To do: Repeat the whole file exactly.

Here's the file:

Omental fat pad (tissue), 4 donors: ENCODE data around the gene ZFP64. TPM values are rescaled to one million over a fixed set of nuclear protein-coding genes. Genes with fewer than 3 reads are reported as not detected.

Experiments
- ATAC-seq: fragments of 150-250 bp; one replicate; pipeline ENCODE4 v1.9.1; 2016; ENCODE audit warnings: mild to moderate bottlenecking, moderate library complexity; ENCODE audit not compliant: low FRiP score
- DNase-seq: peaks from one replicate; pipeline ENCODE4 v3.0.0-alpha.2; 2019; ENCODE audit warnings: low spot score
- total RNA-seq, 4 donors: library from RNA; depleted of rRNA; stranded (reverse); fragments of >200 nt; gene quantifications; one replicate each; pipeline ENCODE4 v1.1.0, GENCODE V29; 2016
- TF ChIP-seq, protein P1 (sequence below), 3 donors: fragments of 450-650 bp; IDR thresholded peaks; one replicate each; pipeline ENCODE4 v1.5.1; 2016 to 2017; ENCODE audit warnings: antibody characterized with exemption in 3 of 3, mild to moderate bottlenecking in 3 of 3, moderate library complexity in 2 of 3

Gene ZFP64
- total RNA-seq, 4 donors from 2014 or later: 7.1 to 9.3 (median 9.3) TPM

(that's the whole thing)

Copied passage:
Omental fat pad (tissue), 4 donors: ENCODE data around the gene ZFP64. TPM values are rescaled to one million over a fixed set of nuclear protein-coding genes. Genes with fewer than 3 reads are reported as not detected.

Experiments
- ATAC-seq: fragments of 150-250 bp; one replicate; pipeline ENCODE4 v1.9.1; 2016; ENCODE audit warnings: mild to moderate bottlenecking, moderate library complexity; ENCODE audit not compliant: low FRiP score
- DNase-seq: peaks from one replicate; pipeline ENCODE4 v3.0.0-alpha.2; 2019; ENCODE audit warnings: low spot score
- total RNA-seq, 4 donors: library from RNA; depleted of rRNA; stranded (reverse); fragments of >200 nt; gene quantifications; one replicate each; pipeline ENCODE4 v1.1.0, GENCODE V29; 2016
- TF ChIP-seq, protein P1 (sequence below), 3 donors: fragments of 450-650 bp; IDR thresholded peaks; one replicate each; pipeline ENCODE4 v1.5.1; 2016 to 2017; ENCODE audit warnings: antibody characterized with exemption in 3 of 3, mild to moderate bottlenecking in 3 of 3, moderate library complexity in 2 of 3

Gene ZFP64
- total RNA-seq, 4 donors from 2014 or later: 7.1 to 9.3 (median 9.3) TPM